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View Full Version : Ketamine-like Drug Product Fails trial, Is One Step Closer to FDA Approval



Pattypans
02-24-19, 03:29 PM
[According to Wikipedia, “Esketamine, sold under the brand names Ketanest among others,[2] (https://en.wikipedia.org/wiki/Esketamine#cite_note-MDS-2)[3] (https://en.wikipedia.org/wiki/Esketamine#cite_note-3)[4] (https://en.wikipedia.org/wiki/Esketamine#cite_note-4)[5] (https://en.wikipedia.org/wiki/Esketamine#cite_note-5) is a general anesthetic (https://en.wikipedia.org/wiki/General_anesthetic) and a dissociative (https://en.wikipedia.org/wiki/Dissociative) hallucinogen (https://en.wikipedia.org/wiki/Hallucinogen).[1] (https://en.wikipedia.org/wiki/Esketamine#cite_note-HimmelseherPfenninger2008-1) It is the S(+) enantiomer (https://en.wikipedia.org/wiki/Enantiomer) of ketamine (https://en.wikipedia.org/wiki/Ketamine), which is an anesthetic and dissociative similarly.[1] (https://en.wikipedia.org/wiki/Esketamine#cite_note-HimmelseherPfenninger2008-1)”]

J&J's esketamine nasal spray flunks late-stage study in treatment-resistant depression
Sep. 24, 2018
Douglas W. House, SA News Editor

A Phase 3 clinical trial evaluating two dose strengths (56 mg and 84 mg) of Johnson & Johnson (JNJ (https://seekingalpha.com/symbol/JNJ) -0.9%) unit Janssen Pharmaceutical's esketamine nasal spray in patients with treatment-resistant depression failed to demonstrate (https://seekingalpha.com/pr/17277626-janssen-announces-results-esketamine-nasal-spray-phase-3-study-patients-treatment-resistant) a statistically valid treatment effect compared to placebo.

https://seekingalpha.com/news/3392427-j-and-js-esketamine-nasal-spray-flunks-late-stage-study-treatment-resistant-depression
(https://seekingalpha.com/news/3392427-j-and-js-esketamine-nasal-spray-flunks-late-stage-study-treatment-resistant-depression)
So how did THIS happen?

FDA Ad Com backs J&J's esketamine nasal spray antidepressant
Feb. 12, 2019
Douglas W. House, SA News Editor

The FDA advisory committees voted 14 - 2 (1 abstain) in favor that Johnson & Johnson's (JNJ +1.5%) Janssen Pharmaceuticals provided sufficient evidence to support the effectiveness of its esketamine nasal spray for treatment-resistant depression.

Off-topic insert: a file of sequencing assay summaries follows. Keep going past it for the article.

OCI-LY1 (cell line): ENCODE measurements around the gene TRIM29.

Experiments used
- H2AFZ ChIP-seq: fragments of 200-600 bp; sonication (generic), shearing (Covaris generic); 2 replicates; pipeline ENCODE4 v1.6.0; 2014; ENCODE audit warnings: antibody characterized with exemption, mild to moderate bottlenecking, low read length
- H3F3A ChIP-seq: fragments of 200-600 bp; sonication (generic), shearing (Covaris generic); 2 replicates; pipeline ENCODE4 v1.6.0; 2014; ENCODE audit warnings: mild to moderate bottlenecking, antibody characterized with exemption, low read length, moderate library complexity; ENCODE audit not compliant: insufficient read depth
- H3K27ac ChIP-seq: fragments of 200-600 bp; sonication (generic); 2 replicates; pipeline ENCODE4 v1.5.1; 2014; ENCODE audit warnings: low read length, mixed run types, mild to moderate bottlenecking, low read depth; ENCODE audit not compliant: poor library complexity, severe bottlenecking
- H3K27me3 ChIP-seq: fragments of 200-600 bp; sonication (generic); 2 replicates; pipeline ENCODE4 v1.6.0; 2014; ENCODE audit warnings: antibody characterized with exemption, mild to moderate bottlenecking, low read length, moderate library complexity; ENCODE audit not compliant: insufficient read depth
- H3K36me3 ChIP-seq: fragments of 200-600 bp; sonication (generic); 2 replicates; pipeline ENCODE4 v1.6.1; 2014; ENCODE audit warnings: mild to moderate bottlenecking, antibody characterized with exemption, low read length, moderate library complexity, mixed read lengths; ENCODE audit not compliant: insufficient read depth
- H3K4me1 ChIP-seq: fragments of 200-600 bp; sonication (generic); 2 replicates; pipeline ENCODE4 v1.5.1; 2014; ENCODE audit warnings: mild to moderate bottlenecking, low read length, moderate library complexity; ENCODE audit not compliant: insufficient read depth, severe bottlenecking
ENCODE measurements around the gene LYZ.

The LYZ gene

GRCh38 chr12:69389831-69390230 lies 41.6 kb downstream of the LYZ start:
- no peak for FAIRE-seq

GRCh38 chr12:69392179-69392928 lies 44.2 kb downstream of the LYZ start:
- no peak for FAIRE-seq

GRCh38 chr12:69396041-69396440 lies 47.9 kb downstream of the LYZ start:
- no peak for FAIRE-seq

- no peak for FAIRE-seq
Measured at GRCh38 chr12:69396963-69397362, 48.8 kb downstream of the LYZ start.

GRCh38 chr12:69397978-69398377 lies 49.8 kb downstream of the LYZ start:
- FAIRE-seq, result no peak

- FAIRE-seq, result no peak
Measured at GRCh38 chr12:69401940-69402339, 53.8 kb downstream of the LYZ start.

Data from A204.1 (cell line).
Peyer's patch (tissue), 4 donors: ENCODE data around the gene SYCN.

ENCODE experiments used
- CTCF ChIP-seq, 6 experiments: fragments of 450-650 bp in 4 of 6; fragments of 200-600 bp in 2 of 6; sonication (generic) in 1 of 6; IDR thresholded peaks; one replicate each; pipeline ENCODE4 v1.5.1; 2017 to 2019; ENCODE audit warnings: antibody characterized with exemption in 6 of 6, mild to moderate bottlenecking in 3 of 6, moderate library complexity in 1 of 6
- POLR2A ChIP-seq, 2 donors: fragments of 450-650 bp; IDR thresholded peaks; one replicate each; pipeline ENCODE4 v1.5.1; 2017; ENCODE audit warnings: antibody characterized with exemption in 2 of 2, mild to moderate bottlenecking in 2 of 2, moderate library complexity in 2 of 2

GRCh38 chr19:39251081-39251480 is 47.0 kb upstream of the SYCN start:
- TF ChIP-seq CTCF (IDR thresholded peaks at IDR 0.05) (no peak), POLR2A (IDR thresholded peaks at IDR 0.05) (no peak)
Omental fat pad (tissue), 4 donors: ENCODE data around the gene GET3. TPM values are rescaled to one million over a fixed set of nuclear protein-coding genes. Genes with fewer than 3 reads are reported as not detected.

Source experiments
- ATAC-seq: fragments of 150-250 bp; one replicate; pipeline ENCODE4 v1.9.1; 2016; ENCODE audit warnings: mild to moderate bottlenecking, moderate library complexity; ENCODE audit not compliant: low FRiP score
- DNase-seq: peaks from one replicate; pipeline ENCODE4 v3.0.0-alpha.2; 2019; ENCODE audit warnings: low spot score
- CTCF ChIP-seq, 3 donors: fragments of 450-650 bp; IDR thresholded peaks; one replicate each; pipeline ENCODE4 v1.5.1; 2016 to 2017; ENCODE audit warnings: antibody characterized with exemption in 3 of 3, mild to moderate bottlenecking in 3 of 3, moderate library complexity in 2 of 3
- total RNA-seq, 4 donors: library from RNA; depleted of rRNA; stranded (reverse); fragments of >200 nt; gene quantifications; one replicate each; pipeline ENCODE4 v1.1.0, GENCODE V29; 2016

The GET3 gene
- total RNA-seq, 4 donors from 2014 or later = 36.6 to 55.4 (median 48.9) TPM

Update: The vote was 15 - 2 in favor of the safety profile.
Update: The vote was 14 - 2 (1 abstain) that the benefits outweigh the risks.

https://seekingalpha.com/news/343230...antidepressant (https://seekingalpha.com/news/3432305-fda-ad-com-backs-j-and-js-esketamine-nasal-spray-antidepressant)

[Note: Apparently Johnson and Johnson plans to call the nasal spray “Spravato” if it is ultimately approved.]

Islander
03-07-19, 10:18 AM
Did anyone notice that yesterday's media all broke the same story, in excited tones, with barely contained enthusiasm? There was just one little problem: every one of the MSM claimed that the FDA has approved this miracle drug for depression… Except for the New York Times, which specifically said, "The cost for these treatments typically is out of pocket, as the generic anesthetic is not approved by the F.D.A. for depression." See for yourself: https://www.nytimes.com/2019/03/05/health/depression-treatment-ketamine-fda.html

Pattypans
03-09-19, 07:19 AM
The NYT also says that the FDA has approved Janssen's new drug: "On Tuesday, the Food and Drug Administration approved a prescription treatment intended to help them, a fast-acting drug derived from an old and widely used anesthetic, ketamine."

The treatment referred to in the sentence you cited is generic ketamine, which is an anesthetic, when it is used for depression:

"The cost for these treatments [this refers NOT to esketamine and this new product, but to ketamine itself, which is a generic anesthetic also used for depression in some clinics, as explained in the previous paragraph] typically is out of pocket, as the generic anesthetic is not approved by the F.D.A. for depression. In contrast, esketamine likely would be covered under many insurance plans, and its side effects, though similar to those of generic ketamine, are thought to be less dramatic."

It might have been clearer if the author had used “those” treatments instead of “this,” or perhaps just worded it differently.

Pattypans
03-09-19, 07:21 AM
Also important to note, I think, is this, from the same NYT article:

"Historically, the F.D.A. has required that a drug succeed in two short-term trials before it is approved; the agency loosened its criteria for esketamine, opting instead to study relapse in people who did well on the drug." (Emphasis added)

Islander
03-09-19, 10:37 AM
Well that explains your earlier question about how, despite the drug's failure to demonstrate reliable effects, its approval was moved forward anyway. Well, that plus dollars. Janssen will make bank on the staggering cost of the treatment — which is based on a cheap black-market club drug!